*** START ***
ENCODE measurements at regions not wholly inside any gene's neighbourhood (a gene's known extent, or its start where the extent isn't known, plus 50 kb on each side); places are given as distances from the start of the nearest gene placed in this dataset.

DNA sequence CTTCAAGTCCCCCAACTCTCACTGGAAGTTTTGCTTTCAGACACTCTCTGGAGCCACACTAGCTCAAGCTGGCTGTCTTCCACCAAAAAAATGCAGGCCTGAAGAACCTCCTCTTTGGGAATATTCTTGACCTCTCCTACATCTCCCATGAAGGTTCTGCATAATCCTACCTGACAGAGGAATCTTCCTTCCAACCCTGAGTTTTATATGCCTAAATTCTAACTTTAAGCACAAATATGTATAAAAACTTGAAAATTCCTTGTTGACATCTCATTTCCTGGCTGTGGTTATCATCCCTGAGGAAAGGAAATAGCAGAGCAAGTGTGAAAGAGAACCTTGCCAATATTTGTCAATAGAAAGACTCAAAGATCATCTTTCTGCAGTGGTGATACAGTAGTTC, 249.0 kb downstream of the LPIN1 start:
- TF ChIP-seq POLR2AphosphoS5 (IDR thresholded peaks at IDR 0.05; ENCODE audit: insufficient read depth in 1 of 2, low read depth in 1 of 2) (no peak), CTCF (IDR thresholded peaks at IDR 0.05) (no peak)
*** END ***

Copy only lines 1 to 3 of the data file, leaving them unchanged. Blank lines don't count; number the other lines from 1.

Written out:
ENCODE measurements at regions not wholly inside any gene's neighbourhood (a gene's known extent, or its start where the extent isn't known, plus 50 kb on each side); places are given as distances from the start of the nearest gene placed in this dataset.

DNA sequence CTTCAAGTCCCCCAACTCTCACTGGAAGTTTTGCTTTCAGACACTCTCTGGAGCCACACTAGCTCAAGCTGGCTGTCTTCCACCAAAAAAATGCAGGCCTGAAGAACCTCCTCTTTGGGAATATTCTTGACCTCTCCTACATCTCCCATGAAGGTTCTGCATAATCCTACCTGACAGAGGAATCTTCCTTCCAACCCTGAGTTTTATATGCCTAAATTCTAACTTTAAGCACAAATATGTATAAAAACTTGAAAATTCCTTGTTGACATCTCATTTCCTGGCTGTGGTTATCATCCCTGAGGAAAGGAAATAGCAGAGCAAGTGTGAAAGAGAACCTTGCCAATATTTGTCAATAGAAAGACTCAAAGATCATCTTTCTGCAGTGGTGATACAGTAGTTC, 249.0 kb downstream of the LPIN1 start:
- TF ChIP-seq POLR2AphosphoS5 (IDR thresholded peaks at IDR 0.05; ENCODE audit: insufficient read depth in 1 of 2, low read depth in 1 of 2) (no peak), CTCF (IDR thresholded peaks at IDR 0.05) (no peak)